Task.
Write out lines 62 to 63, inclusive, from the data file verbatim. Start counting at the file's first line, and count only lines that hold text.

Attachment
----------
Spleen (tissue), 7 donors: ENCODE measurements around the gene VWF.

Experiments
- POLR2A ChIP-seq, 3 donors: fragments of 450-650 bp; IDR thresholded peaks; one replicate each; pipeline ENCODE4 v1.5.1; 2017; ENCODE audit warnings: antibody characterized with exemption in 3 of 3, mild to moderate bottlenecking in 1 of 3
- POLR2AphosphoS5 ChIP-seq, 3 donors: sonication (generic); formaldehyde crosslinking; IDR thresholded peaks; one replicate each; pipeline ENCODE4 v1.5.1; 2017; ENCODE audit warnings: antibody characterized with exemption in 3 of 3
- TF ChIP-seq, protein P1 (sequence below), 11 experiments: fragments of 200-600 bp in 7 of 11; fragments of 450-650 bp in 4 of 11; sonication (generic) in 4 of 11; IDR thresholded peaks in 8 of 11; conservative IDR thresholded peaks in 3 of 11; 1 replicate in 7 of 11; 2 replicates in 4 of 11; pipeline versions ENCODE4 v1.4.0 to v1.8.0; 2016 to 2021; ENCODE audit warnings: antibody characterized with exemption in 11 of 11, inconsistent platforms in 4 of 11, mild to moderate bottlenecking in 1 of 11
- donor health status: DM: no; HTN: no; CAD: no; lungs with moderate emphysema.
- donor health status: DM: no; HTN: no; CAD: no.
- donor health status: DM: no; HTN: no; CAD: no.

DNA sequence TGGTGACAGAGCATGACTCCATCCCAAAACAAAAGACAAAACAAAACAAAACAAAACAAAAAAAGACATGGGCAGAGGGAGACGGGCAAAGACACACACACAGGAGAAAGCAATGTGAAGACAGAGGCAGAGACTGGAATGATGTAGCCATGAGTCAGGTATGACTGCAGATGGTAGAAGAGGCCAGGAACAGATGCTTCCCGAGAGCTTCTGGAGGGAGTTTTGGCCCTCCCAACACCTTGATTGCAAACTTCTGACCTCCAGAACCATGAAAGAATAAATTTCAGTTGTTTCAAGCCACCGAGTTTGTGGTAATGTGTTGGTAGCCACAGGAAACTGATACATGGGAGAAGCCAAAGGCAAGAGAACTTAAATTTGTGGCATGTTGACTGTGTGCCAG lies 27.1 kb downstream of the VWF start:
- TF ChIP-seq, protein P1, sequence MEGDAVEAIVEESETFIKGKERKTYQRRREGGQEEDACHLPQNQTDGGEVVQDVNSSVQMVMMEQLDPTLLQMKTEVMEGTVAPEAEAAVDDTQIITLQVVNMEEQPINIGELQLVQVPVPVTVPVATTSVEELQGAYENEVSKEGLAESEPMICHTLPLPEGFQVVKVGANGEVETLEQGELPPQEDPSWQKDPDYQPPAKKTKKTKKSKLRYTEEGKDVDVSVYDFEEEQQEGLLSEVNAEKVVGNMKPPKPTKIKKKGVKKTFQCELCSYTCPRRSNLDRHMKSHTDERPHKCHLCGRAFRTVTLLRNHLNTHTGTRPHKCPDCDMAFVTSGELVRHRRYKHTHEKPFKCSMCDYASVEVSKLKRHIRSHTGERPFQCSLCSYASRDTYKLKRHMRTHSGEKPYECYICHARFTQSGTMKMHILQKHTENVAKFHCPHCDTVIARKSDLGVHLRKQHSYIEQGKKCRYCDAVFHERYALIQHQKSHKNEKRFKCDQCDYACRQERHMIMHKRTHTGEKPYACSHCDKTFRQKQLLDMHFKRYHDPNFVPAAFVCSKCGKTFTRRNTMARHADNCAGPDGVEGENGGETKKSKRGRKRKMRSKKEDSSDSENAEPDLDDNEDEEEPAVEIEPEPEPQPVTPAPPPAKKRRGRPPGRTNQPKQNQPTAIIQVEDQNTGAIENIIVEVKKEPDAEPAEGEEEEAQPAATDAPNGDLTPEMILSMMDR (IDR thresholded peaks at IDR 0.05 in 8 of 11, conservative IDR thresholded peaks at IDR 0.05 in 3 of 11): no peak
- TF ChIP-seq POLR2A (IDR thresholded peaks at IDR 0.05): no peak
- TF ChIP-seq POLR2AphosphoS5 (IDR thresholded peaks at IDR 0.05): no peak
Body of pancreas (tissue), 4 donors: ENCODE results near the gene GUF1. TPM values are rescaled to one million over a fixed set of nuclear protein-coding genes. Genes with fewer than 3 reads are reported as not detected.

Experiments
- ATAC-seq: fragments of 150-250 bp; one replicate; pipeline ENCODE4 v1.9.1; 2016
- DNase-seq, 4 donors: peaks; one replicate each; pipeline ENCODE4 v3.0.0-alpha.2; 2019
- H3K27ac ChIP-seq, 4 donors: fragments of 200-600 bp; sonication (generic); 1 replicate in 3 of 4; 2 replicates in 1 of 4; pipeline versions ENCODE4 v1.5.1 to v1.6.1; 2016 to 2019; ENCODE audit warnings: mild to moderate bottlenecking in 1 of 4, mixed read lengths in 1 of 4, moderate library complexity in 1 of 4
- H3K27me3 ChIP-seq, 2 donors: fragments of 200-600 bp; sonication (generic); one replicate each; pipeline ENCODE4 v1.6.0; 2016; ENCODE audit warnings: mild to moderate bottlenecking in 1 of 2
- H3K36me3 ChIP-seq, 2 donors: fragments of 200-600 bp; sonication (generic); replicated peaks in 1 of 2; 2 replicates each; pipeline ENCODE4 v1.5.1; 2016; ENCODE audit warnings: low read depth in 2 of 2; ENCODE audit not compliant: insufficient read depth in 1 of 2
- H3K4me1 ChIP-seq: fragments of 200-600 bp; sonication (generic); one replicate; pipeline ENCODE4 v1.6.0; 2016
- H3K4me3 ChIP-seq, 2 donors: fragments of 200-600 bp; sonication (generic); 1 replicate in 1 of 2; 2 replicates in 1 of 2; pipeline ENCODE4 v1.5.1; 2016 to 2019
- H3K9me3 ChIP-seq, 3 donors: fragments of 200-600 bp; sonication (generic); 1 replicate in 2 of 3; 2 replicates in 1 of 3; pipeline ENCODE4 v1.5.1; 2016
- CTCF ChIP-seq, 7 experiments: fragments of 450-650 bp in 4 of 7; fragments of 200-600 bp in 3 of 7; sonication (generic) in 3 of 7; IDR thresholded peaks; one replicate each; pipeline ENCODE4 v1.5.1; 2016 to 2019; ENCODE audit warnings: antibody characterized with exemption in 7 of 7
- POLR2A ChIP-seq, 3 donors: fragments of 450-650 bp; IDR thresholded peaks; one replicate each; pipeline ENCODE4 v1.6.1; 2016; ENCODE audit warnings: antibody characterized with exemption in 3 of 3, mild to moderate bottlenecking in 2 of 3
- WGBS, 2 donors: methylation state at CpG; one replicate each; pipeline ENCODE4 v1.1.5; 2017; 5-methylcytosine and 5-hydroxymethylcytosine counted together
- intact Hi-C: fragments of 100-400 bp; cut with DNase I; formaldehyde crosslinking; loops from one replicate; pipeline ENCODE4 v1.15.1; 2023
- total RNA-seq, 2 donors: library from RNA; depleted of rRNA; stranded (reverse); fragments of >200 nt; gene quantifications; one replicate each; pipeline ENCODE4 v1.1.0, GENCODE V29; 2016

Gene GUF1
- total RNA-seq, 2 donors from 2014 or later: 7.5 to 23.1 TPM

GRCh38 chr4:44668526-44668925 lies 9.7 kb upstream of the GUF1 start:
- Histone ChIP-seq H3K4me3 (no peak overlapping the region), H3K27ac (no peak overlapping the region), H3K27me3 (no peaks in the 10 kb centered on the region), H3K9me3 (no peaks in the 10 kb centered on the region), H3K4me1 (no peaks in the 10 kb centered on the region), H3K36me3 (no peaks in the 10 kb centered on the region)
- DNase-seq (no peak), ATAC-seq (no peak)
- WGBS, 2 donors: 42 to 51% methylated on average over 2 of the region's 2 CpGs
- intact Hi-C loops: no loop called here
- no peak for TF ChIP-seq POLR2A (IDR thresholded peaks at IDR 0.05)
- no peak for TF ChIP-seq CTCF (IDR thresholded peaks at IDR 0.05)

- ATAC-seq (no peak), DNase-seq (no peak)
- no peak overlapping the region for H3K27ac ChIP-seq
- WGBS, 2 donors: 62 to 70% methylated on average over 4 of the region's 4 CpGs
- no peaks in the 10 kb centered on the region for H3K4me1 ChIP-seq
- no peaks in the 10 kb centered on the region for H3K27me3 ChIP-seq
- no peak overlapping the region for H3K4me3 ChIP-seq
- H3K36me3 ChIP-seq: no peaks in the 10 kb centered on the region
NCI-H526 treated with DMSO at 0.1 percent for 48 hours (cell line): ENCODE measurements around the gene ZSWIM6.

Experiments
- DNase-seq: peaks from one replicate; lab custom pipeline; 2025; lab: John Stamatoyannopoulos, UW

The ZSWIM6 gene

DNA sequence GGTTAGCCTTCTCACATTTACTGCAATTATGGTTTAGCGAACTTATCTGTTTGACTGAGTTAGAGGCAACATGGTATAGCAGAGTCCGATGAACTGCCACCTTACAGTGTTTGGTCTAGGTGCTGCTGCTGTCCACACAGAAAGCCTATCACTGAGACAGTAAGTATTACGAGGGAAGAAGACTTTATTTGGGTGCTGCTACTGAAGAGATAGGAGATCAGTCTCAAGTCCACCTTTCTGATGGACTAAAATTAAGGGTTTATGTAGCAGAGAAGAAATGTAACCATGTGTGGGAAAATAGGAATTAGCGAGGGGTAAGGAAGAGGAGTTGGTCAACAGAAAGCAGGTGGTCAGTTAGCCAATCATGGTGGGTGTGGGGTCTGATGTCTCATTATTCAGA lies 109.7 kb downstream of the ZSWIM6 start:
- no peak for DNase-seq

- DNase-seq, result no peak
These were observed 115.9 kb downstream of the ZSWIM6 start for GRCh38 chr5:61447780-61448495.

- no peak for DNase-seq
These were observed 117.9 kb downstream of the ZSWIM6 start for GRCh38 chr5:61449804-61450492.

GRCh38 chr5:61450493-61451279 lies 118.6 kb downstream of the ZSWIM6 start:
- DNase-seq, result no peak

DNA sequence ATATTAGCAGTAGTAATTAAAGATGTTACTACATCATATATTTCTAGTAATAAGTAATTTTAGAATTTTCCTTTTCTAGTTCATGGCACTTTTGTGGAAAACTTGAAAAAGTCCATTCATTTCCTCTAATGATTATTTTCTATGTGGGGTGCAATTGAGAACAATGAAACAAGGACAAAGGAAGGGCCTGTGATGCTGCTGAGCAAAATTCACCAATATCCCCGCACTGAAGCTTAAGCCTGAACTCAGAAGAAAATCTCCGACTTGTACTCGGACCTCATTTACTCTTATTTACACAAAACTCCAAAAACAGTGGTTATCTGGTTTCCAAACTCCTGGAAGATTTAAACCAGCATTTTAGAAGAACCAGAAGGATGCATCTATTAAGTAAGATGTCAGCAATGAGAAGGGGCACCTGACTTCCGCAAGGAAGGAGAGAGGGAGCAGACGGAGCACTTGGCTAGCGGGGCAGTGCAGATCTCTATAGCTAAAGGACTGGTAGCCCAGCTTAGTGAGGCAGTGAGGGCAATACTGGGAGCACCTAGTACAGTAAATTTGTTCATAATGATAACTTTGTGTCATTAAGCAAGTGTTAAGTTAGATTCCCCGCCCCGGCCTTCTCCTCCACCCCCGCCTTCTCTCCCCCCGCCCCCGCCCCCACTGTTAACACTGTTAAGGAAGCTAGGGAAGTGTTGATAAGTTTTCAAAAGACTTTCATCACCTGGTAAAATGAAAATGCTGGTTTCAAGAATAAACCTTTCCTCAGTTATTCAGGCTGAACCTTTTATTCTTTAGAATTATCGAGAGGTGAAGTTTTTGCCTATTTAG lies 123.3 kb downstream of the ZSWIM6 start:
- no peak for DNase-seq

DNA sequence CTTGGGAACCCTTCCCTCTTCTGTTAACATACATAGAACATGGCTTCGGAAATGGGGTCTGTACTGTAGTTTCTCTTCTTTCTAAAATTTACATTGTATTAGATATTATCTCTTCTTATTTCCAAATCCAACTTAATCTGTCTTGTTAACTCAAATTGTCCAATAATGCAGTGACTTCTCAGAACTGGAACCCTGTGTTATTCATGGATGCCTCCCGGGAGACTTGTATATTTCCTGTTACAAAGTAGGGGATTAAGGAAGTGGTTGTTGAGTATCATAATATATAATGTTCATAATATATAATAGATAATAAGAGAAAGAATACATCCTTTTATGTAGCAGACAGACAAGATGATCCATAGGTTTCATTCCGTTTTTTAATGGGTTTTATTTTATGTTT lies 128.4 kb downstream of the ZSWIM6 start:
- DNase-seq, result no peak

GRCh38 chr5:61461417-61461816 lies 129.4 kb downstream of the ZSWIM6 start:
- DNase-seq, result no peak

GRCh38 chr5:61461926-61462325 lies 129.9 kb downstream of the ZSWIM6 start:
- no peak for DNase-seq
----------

GRCh38 chr5:61461926-61462325 lies 129.9 kb downstream of the ZSWIM6 start:
- no peak for DNase-seq